Medial Coronoid Process: Small process on medial side of the radial notch. Medial larger than lateral process.
Olecranon: Caudally pointing tuberosity on the proximal part of the ulna. Serves as an insertion site for major extensors of the elbow joint (e.g Triceps brachii muscle).
Radial Notch: An articular surface for the head of the radius.
Styloid Process: Pointed end of the distal part of the ulna.
Trochlear Notch: A curved articular depression for the humeral trochlea. Bordered my anconeal process proximally and coronoid processes distally.

 

Quizzes
Click the following links to assess your knowledge and competence.
Radial Carpal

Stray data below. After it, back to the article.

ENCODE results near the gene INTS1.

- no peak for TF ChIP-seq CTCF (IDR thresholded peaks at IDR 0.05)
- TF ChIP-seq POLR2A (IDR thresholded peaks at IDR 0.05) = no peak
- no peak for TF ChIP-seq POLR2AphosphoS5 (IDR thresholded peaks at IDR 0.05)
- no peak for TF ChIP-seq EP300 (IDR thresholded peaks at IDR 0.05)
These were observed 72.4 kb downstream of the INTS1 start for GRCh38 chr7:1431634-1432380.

The description for each section goes here.
Accessory carpal
The description for each section goes here.
Ulnar Carpal
The description for each section goes here.
Distal carpal
The description for each section goes here.
Meta carpal
The description for each section goes here.

 

Labels & Legends
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Articular Surface:

 

Proximal Phalanx
The description for each section goes here.
Middle Phalanx
The description for each section goes here.
Distal Phalanx
The description for each section goes here.

 

Labels & Legends
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Ungual Crest:
Ungual Process:

 

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Dog Left Thoracic Limb